Intended to emerge powerfully from the landscape this ultra modern gallery displays the talents of Melbourne architect Allan Powell. Almost like an earthworks sculpture that can be read as an artefact, the TarraWarra Musem of Art in Yarra Glen is a monument to modernism. Allan Powell has constructed a simple shape with the effect of a half built or buried building, which confounds the eye and engages the senses. The stunning tan and clay coloured structure rises out of the green vines of the Yarra Valley creating an unexpected vision in the valley. Sensually curved around the site, the building is primarily of dressed stone and rendered walls, coloured rendered concrete walls, and rammed earth walls, and the architect has achieved the feeling that ‘ this building is of the earth’. Visitors to this new gallery are convinced that the complex is of handcrafted natural materials and that each of the columns is different. TarraWarra Museum of Art has been entered into Institutional new category of the architecture awards. [ Download PDF ]
Usualmente, cuando se habla de construcción con tierra cruda, se piensa inmediatamente en la construcción con “adobe”, sin embargo ambos términos no son sinónimos: el adobe es una de las tantas técnicas de construcción con tierra. Entre algunas de ellas destacan las tradicionales y más utilizadas en nuestro país, como lo son el tapial y la quincha, y otras técnicas mixtas nuevas, como el denominado tecnobarro y la quincha metálica.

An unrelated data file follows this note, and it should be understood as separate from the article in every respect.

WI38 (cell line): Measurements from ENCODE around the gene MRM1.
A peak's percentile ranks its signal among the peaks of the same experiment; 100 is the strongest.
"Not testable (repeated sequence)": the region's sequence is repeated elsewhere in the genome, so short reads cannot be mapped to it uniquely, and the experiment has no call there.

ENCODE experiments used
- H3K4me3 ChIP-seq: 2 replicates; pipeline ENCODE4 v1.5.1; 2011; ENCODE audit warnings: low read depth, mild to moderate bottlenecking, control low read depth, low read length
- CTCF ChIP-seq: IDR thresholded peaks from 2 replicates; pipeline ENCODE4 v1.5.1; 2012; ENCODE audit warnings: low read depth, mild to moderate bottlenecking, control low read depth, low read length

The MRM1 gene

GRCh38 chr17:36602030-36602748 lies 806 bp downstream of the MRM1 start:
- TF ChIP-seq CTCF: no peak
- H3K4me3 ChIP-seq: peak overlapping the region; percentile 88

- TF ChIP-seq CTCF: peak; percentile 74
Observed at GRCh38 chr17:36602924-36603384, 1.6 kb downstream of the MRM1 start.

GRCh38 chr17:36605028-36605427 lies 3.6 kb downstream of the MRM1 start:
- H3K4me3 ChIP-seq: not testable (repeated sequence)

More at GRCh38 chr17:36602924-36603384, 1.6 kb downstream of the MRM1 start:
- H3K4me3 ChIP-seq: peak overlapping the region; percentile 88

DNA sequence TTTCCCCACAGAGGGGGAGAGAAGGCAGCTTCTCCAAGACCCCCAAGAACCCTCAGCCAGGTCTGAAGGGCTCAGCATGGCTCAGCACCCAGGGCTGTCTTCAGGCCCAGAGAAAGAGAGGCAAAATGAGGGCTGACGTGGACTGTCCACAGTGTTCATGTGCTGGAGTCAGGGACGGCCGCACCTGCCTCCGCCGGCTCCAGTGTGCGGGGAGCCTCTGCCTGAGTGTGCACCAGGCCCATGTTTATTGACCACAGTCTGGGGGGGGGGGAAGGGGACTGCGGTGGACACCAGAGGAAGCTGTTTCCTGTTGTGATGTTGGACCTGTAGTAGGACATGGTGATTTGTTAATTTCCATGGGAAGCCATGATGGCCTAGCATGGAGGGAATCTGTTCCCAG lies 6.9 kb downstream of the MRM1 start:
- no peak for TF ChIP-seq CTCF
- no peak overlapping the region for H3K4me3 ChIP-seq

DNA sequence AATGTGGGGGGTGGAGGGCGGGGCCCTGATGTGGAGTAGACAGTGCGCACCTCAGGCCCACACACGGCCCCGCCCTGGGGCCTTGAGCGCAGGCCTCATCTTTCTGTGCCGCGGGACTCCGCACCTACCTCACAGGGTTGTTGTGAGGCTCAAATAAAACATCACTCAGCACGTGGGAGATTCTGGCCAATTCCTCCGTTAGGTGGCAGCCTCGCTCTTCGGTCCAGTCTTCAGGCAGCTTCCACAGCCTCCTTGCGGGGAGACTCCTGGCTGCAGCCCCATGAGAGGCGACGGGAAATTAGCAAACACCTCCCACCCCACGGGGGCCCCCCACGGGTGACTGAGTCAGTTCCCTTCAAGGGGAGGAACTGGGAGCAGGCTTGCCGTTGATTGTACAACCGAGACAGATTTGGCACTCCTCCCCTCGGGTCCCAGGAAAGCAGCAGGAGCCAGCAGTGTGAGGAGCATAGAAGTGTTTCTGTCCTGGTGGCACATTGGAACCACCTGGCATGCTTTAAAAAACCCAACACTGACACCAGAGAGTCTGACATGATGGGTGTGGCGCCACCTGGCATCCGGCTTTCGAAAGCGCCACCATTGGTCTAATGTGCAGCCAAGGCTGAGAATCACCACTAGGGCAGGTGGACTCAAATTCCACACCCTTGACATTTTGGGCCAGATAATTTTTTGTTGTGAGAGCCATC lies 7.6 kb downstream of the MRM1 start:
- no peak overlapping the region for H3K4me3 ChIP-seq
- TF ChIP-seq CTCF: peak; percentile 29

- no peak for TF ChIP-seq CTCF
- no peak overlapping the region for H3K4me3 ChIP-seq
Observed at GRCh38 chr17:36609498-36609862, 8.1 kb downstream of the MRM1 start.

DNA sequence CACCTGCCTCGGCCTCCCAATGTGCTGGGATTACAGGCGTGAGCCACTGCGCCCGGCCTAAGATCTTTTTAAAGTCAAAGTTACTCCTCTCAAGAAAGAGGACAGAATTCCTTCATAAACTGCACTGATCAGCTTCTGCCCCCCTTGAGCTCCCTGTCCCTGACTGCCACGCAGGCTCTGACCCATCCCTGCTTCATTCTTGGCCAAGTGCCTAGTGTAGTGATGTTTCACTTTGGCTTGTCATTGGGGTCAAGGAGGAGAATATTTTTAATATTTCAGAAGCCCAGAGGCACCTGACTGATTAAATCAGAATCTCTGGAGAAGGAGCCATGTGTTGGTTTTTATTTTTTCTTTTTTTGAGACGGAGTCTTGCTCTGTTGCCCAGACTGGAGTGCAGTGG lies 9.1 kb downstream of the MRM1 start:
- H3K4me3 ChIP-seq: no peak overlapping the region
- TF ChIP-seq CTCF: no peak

Architect David Richmond & Partners and structural engineer Price & Myers are creating a rammed earth wall using local soil for a new library and archive at Douai Abbey. The proposed 300mm-thick, 2.7m-tall earth walls, which will be built on a 100mm-tall concrete plinth, offer the right amount of thermal mass to ensure a stable internal temperature. When built, it will be the only library in the UK to use rammed earth technology. It is also the first time that either the architect or the structural engineer have worked with rammed earth.
At elementary schools, kindergartens, and preschools all across Japan, kids are losing themselves making hikaru dorodango, or balls of mud that shine. Behind this boom is Professor Fumio Kayo of the Kyoto University of Education. Kayo is a psychologist who researches children’s play, and he first came across these glistening dorodango at a nursery school in Kyoto two years ago. He was impressed and devised a method of making dorodango that could be followed even by children. Once Kayo teaches children how to make these mud balls, they become absorbed in forming a sphere, and they put all their energy into polishing the ball until it sparkles. The dorodango soon becomes the child’s greatest treasure. Kayo sees in this phenomenon the essence of children’s play, and he has written academic papers on the subject. The mud balls could also offer fresh insights into how play aids children’s growth.